How India's obscenity laws control women's bodies

The definition of what legally constitutes obscenity in India is open to interpretation by judges, and young women say the laws are used to stifle their freedom of expression

India has long experienced a tug of war with obscenity laws, which are rooted in concepts of "morality and decency" (Photo: DW)
India has long experienced a tug of war with obscenity laws, which are rooted in concepts of "morality and decency" (Photo: DW)


Uorfi Javed is an Indian television actress and internet personality based in Mumbai. With over 4 million Instagram followers and over 200,000 Twitter followers, she has made a name in the world of fashion.

Javed is known for her bold and creative clothing choices, which grab headlines and often face public backlash for being too revealing.

In January, Chitra Wagh, a leader of the "women's wing" of the ruling Bharatiya Janata Party (BJP) in Maharashtra state, requested legal action from Mumbai police against Javed for "indulging in nudity publicly on the streets of Mumbai."

Wagh tweeted that police action should be "taken against those who roam the streets of Mumbai exhibiting a lewd and lascivious display of her body in public places."

Javed responded with: "Started my new year with another police complaint from another politician … Unless my (private parts) are seen, you can't send me to jail."

Javed told DW that simply because she chooses to be creative and have her own sense of fashion she has often "been called a slut, a porn star, a prostitute and more." Javed added she has received multiple threats of violence and rape.

"It did take a huge toll on my mental health, but now I'm learning to grow a thick skin while sticking to my guns. I am not doing anything wrong," Javed said.

"The definition of obscenity has been changing over time, so I try to not take the comments to heart but what I have learnt is that, in our society, everything stops at a woman's vagina. It's always the woman's fault, men can really do whatever they want," she added.

The legal status of obscenity in India

India has long experienced a tug of war with obscenity laws, which are rooted in concepts of "morality and decency."

However, the arbitrary and ever-evolving nature of these concepts pose a consistent challenge to the courts.

Section 292 of the Indian Penal Code (IPC) defines as obscene any content which "appeals to the prurient interest," of which serves to "deprave and corrupt" those "likely to read, see or hear the content."

Anything deemed legally "obscene" is prohibited from being sold, published, printed or distributed. Obscene acts and songs are also punishable by law.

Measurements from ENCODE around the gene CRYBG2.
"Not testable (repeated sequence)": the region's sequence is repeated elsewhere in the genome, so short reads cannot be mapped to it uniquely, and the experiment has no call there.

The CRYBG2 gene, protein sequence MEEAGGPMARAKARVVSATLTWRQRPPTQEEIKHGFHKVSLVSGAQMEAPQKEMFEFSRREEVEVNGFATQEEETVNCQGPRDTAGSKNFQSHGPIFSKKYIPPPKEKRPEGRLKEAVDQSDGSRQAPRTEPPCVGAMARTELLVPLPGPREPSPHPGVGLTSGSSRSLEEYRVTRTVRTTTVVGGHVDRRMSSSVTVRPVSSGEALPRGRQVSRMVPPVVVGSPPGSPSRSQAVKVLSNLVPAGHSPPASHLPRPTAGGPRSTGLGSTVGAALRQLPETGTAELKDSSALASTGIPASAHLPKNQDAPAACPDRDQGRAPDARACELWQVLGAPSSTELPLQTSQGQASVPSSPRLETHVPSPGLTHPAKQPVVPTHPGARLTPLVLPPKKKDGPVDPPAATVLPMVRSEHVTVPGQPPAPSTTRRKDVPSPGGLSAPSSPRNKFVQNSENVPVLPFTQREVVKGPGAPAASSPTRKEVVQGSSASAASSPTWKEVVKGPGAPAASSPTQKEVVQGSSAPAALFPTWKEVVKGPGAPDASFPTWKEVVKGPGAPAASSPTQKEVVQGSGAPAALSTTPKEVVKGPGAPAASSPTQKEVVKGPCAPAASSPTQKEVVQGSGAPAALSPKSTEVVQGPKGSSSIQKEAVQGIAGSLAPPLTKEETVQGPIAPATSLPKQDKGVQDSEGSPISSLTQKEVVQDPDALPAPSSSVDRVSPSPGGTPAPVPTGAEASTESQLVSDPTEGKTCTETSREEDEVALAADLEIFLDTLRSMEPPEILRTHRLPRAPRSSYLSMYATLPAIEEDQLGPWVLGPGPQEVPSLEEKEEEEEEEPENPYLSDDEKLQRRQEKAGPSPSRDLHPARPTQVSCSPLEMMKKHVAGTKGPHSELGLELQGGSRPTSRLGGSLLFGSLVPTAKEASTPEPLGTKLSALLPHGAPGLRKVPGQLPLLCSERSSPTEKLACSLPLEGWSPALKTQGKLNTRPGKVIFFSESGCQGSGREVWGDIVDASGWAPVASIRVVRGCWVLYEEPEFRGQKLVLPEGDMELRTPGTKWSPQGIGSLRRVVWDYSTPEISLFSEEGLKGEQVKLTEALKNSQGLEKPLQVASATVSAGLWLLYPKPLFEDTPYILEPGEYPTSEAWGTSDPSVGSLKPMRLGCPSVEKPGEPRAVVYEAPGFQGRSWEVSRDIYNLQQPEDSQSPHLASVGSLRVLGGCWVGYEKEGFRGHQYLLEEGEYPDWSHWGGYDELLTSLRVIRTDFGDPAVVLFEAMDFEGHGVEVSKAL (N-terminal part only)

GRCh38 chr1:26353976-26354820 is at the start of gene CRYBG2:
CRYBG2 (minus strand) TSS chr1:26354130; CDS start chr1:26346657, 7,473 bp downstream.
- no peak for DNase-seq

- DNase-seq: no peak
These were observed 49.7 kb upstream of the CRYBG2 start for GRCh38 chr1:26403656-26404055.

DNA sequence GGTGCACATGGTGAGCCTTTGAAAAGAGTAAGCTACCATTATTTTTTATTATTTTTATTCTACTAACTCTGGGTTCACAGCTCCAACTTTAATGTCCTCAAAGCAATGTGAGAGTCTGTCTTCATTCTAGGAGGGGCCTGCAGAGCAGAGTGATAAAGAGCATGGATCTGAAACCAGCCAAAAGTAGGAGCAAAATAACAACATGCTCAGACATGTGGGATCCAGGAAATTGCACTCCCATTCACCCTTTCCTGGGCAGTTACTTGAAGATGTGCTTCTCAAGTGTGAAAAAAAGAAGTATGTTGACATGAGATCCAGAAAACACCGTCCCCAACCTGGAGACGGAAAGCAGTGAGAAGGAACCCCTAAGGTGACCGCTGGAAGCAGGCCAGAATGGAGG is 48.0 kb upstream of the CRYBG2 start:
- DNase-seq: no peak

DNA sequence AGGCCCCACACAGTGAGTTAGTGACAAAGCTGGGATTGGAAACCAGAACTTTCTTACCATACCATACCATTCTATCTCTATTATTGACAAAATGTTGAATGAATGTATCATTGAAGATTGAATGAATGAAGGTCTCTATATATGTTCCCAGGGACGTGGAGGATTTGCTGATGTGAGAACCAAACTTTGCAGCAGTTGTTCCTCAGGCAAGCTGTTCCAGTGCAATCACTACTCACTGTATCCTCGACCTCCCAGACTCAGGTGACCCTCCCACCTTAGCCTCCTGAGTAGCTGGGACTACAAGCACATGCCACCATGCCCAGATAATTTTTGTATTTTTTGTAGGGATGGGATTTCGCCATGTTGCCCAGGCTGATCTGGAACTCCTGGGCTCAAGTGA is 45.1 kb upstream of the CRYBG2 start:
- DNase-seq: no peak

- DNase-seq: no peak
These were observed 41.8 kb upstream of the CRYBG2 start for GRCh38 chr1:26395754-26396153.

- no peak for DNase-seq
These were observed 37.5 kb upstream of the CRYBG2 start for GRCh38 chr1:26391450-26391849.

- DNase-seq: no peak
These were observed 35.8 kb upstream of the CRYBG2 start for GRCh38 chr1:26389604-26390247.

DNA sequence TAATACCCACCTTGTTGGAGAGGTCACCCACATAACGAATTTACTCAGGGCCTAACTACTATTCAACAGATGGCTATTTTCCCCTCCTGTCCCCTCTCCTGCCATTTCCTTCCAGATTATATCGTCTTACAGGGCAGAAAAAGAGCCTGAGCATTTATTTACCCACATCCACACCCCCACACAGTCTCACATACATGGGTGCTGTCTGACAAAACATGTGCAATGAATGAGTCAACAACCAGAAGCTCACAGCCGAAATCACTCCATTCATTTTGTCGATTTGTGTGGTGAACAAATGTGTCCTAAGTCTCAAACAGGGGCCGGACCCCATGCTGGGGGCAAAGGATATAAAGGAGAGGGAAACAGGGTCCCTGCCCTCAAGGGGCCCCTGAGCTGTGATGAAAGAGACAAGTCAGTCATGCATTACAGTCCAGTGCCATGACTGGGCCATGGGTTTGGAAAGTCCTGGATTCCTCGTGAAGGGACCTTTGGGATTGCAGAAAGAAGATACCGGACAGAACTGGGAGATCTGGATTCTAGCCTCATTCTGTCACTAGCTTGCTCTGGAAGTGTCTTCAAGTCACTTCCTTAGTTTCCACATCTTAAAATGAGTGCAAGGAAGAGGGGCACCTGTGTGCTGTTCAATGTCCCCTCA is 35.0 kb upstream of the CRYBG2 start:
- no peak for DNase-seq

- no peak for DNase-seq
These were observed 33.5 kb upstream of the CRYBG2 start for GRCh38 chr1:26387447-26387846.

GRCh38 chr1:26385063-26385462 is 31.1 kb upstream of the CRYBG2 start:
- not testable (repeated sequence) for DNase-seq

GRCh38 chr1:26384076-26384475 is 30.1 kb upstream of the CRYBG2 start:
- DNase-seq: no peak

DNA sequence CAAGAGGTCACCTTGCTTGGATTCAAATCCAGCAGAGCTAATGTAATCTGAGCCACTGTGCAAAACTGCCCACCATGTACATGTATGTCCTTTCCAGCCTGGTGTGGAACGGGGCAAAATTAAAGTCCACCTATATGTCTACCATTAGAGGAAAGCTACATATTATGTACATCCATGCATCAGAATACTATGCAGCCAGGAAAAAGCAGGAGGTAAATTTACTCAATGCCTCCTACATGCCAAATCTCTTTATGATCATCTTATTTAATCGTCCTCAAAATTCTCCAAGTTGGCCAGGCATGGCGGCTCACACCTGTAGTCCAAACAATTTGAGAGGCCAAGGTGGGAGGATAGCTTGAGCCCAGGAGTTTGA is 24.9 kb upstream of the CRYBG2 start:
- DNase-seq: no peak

For example, a female BJP leader, Ritu Tawde, in 2013 proposed a motion banning mannequins modeling lingerie in Mumbai to "prevent the pollution of minds of today's generation," calling the models a "public display of obscenity." The city rejected the motion, saying there was no legal provision to ban mannequins.

Obscenity laws now extend to the digital space as well. According to the Information Technology (IT) Act, anyone who publishes or transmits obscene material online can be punished.

However, what is considered obscene has consistently changed over the years. The subjectivity of the law means interpreting obscenity is often up to a judge who makes an individual determination of how to deem something moral, corrupting or obscene.

The debate around obscenity often surfaces when it is at loggerheads with the freedom of expression and speech.

Shreya Munoth, a Delhi-based attorney, told DW that obscenity laws were introduced to India during the British colonial era.

She said that Indian courts have occasionally passed progressive judgments on obscenity but "once the machinery of criminal law is put into play the process itself is the punishment."

Munoth said India has a "restrictive idea" of what entails free speech and expression and obscenity laws have often been used to control the bodies of women.

"Courts also take a particularly paternalistic approach to cases, especially when it comes to women. The underlying tone of the courts tend to be that that women need to be taken care of by the state," she said.

Obscenity vs. freedom of speech

In some cases, however, personal freedoms have prevailed.

In June 2020, an obscenity case was filed against Rehana Fathima, an activist from India's southern Kerala state. She had shared a video on Facebook which showed her children painting on her half-naked body. The post was captioned #BodyArtPolitics.

According to Fathima, the video was made to challenge societal values that consider sex and nudity as taboo. The video triggered widespread outrage and Fathima's acts were called obscene and vulgar.

But last month, the Kerala High Court quashed the case against Fathima and made a poignant commentary on the obscenity laws, morality and the female body in India.

"Women are bullied, discriminated against, isolated, and prosecuted for making choices about their bodies and lives," said Justice Kauser Edappagath in his judgment.

He emphasized that bodily autonomy falls within the realm of personal liberty guaranteed by the Indian constitution.

He said that nudity cannot be deemed as "obscene or even indecent or immoral."

"When the half-nude body of a man is conceived as normal and not sexualised, a female body is not treated in the same way," he said.

In addressing obscenity laws and morality in India, Justice Edappagath's judgment noted that "society's morality and some people's sentiments cannot be the reason for instituting a crime and prosecuting a person. An action is permissible if it does not violate any of the laws of the land."

Follow us on: Facebook, Twitter, Google News, Instagram 

Join our official telegram channel (@nationalherald) and stay updated with the latest headlines